July 15, 2024

Plant-Based Biologics Can Be Used For Treating Diseases Such As Fabry Disease, Gaucher Disease, And More

Plant-Based Biologics
Plant-Based Biologics


Innovative developments in biotechnology have led to the use of plants as a material for producing therapeutic proteins. It offers many advantages that are not possible with mammalian expression systems.

Currently, plant-based biologicals are used to treat Gaucher disease and Fabry disease. These drugs are produced using genetically engineered plants such as tobacco, carrot, and Nicotiana benthamiana.

Biotechnology is the science and engineering of living organisms and their components. Its earliest application dates back to the 19th century when Gregor Mendel decoded the basics of inheritance by showing that invisible internal units account for observable traits in plants and animals — later referred to as genes.

Traditional production systems based on mammalian cells have struggled to meet the rising demand for human biologics due to high costs and limited scalability. These newer platforms make local vaccine and drug production a feasible goal for many countries with limited pharmaceutical industries.

The COVID-19 pandemic has underscored the need for novel vaccines and treatments to combat infectious diseases. While many of these products require human cell culture production, which is costly and requires skilled workers, plant-based expression systems offer an alternative.

According to Coherent Market Insights, The Plant-Based Biologics Market is estimated to be valued at US$ 19.4 million in 2020 and is expected to exhibit a CAGR of 3.4% during the forecast period (2020-2027).

Researchers use a variety of plant species as host plants for biologics production. One example is the bacterium Nicotiana benthamiana, which is able to perform post-translational changes similar to mammalian cells. This makes it an excellent candidate for production of therapeutic proteins.

Several companies, including Kentucky Bioprocessing, Medicago, and Ventria Bioscience, have developed plant-based systems to produce vaccines and other medicines. Their ability to quickly pivot production pipelines could prove useful during a future pandemic. Moreover, they are much less expensive than mammalian cell-based systems.

Moreover, current protein isolation and purification techniques need to be optimized for more straightforward enrichment and superior functionality. Carbohydrates from botanical sources can also be used to obtain desirable textural and sensory attributes in food via phase separation and interactive mechanisms. They can also be used to increase protein stability or improve emulsifying and foaming capabilities.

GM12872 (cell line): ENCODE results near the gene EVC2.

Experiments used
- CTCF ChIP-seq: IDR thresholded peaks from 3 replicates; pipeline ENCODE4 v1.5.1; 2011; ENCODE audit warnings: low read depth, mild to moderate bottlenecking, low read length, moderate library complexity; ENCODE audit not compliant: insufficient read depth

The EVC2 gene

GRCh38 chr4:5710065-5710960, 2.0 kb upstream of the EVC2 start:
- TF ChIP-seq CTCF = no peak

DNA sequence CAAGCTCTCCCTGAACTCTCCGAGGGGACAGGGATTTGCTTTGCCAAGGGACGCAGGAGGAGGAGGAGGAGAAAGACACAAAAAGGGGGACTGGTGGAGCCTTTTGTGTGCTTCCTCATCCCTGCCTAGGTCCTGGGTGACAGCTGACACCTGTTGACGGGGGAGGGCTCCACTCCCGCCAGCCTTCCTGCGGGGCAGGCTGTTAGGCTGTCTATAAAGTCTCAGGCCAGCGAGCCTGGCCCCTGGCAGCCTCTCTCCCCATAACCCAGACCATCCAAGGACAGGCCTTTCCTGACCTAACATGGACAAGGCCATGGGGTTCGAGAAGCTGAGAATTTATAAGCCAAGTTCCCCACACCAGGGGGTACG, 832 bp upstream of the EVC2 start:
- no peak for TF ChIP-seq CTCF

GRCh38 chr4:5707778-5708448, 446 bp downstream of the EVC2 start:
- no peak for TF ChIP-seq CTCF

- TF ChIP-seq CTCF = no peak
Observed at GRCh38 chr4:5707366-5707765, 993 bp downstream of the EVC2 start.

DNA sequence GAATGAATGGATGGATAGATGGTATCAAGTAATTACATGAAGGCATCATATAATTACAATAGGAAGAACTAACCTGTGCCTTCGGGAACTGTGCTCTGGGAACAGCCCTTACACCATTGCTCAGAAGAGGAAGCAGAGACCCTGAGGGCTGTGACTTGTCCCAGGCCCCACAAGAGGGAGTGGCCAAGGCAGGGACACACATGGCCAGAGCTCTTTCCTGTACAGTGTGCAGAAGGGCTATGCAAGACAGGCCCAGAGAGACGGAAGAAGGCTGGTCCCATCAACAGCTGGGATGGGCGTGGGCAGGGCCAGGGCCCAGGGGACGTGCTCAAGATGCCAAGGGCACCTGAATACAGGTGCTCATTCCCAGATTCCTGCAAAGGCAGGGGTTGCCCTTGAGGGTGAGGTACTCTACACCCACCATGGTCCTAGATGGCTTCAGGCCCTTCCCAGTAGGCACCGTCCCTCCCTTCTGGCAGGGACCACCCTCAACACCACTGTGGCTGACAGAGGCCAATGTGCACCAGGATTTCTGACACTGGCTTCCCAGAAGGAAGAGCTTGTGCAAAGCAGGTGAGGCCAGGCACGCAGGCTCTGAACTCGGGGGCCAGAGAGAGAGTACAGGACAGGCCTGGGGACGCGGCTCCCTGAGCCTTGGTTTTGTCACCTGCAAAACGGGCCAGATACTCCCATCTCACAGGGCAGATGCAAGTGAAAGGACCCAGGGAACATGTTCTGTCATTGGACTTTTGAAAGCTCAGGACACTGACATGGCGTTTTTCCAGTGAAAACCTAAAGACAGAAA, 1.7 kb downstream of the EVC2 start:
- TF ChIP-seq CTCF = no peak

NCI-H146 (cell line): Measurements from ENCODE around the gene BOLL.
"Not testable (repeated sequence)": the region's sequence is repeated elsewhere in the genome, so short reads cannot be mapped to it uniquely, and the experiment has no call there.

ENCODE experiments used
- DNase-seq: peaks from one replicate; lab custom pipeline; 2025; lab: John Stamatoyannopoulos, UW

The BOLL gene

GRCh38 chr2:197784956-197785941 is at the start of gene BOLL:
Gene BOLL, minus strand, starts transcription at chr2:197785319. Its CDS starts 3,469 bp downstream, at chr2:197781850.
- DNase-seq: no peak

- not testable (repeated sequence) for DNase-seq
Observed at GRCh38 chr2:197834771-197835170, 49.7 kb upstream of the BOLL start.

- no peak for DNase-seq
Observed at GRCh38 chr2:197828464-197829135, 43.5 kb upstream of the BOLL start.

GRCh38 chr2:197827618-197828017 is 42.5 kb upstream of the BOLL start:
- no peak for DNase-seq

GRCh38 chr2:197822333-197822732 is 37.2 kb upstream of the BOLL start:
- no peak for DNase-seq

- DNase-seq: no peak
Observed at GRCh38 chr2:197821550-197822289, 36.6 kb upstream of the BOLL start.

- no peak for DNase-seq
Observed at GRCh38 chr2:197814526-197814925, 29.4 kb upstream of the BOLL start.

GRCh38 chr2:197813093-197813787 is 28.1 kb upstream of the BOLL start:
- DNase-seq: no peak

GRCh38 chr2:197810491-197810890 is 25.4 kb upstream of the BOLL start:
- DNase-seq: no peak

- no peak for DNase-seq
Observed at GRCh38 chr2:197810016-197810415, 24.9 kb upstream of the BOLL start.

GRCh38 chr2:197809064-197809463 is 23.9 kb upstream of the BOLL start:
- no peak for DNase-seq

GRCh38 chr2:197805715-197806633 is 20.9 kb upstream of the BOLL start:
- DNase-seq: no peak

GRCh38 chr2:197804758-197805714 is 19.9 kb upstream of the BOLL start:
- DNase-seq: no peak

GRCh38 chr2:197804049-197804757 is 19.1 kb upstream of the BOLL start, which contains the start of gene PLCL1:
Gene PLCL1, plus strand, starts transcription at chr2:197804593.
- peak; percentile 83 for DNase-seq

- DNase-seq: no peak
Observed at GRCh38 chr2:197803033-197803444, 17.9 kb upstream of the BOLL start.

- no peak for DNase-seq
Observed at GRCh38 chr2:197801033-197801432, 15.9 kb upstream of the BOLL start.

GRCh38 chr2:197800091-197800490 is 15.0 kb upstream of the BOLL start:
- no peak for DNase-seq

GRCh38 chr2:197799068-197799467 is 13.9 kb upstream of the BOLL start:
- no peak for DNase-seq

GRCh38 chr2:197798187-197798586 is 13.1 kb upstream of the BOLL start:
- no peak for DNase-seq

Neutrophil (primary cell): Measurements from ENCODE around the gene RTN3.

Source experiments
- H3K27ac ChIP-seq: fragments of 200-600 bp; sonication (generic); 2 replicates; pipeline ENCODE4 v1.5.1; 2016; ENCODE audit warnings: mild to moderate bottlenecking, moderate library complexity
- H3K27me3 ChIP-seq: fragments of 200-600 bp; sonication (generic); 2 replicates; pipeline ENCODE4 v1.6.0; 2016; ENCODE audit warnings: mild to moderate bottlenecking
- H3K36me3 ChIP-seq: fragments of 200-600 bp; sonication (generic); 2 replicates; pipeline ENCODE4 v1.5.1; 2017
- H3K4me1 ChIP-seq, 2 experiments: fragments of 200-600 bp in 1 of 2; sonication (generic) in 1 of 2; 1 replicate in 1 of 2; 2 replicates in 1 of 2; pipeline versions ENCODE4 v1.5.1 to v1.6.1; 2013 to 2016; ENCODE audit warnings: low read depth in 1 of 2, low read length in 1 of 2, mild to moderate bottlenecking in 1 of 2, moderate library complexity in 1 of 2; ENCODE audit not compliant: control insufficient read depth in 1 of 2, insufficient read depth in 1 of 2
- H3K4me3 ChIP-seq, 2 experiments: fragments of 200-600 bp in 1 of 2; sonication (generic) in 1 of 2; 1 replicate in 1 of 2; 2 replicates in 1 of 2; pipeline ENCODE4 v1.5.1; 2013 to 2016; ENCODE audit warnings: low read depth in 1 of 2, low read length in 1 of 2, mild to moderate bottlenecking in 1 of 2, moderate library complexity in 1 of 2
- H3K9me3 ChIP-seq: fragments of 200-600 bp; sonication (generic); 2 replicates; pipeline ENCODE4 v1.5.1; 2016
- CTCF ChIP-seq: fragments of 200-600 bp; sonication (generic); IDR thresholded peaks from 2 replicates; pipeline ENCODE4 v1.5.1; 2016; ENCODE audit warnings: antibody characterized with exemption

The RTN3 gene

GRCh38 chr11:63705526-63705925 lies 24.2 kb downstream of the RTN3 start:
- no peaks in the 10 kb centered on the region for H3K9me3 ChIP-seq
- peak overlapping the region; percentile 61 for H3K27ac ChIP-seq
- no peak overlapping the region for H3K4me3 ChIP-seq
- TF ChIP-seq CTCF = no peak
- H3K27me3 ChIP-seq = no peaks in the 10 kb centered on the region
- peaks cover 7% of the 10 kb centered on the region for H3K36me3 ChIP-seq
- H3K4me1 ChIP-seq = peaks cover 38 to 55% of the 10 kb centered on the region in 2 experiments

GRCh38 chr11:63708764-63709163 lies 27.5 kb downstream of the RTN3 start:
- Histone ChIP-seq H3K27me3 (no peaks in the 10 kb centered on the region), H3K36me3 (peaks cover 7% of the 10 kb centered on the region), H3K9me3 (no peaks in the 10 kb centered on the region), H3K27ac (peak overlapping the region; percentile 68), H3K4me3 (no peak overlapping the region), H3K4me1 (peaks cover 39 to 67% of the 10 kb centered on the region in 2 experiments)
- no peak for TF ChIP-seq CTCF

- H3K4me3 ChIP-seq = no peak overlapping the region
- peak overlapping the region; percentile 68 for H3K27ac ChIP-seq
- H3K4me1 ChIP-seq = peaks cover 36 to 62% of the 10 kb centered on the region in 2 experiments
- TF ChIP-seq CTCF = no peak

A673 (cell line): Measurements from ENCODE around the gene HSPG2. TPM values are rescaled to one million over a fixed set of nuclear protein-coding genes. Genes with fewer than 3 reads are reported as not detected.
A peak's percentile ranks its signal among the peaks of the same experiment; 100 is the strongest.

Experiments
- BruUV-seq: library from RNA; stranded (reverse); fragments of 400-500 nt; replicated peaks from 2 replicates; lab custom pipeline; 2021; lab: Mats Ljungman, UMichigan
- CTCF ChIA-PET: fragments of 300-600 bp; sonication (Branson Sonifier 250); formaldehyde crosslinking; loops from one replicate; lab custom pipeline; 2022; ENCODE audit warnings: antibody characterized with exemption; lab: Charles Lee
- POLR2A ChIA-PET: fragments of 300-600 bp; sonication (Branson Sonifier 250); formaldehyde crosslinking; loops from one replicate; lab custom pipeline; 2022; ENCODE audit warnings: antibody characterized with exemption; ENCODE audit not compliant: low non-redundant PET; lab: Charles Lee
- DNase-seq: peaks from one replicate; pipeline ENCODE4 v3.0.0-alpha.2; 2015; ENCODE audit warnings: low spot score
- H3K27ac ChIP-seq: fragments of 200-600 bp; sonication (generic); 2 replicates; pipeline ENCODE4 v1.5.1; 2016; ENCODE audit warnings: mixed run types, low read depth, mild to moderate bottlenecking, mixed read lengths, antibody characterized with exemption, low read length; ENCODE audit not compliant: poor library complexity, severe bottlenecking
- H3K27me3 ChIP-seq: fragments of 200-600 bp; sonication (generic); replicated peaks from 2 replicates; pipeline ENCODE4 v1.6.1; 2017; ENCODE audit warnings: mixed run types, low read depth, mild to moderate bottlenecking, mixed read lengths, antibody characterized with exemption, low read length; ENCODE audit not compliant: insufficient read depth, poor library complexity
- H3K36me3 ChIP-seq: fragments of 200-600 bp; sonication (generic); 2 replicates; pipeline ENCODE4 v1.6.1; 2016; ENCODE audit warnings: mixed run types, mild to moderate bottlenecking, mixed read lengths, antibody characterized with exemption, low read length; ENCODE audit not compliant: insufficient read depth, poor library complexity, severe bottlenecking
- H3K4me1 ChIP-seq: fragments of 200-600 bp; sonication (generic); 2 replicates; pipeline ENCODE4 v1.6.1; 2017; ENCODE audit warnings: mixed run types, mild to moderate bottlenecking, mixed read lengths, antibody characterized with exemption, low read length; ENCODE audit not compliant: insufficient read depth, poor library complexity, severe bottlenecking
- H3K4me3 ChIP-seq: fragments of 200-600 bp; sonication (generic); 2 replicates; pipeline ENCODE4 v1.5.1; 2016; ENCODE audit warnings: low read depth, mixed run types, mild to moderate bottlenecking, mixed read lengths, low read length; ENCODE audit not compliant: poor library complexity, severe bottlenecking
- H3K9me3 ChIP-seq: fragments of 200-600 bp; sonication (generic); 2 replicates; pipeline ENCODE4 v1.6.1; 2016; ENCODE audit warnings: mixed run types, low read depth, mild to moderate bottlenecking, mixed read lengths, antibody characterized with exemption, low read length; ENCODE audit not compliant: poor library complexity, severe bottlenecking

The COVID-19 pandemic has highlighted the urgent need for new vaccines and therapeutic drugs. This demand cannot be met with current mammalian cell-based production systems, which have limited capacity and high upfront investment costs.

Plant molecular farming offers the potential to produce these products at a much faster rate and lower cost than traditional mammalian and bacterial systems. It also eliminates contamination risks that are a problem with other biopharmaceutical production systems.

Currently, Plant-Based Biologics are produced in a variety of plant systems including whole plants (tobacco and N. benthamiana), seeds (tobacco, carrot, and Arabidopsis), fruits (tomato), and tubers (potato), using both stable and transient expression. The plant-based biopharmaceuticals can be used to treat diseases such as Fabry disease, Gaucher disease, and more. The most popular plants for the production of these proteins include tobacco and duckweed.

Plant-based expression systems have advanced to a commercial viability stage over the past 30 years with the capability to generate complex mammalian-compatible, glycosylated molecules in a cost-effective system. These platforms can be used to rapidly manufacture vaccines against current or upcoming pandemic diseases, enabling a rapid response to potential outbreaks.

Most liquid transportation biofuels are made from first-generation feedstocks, which include sugars and starches that are derived from foodstuffs for people or livestock.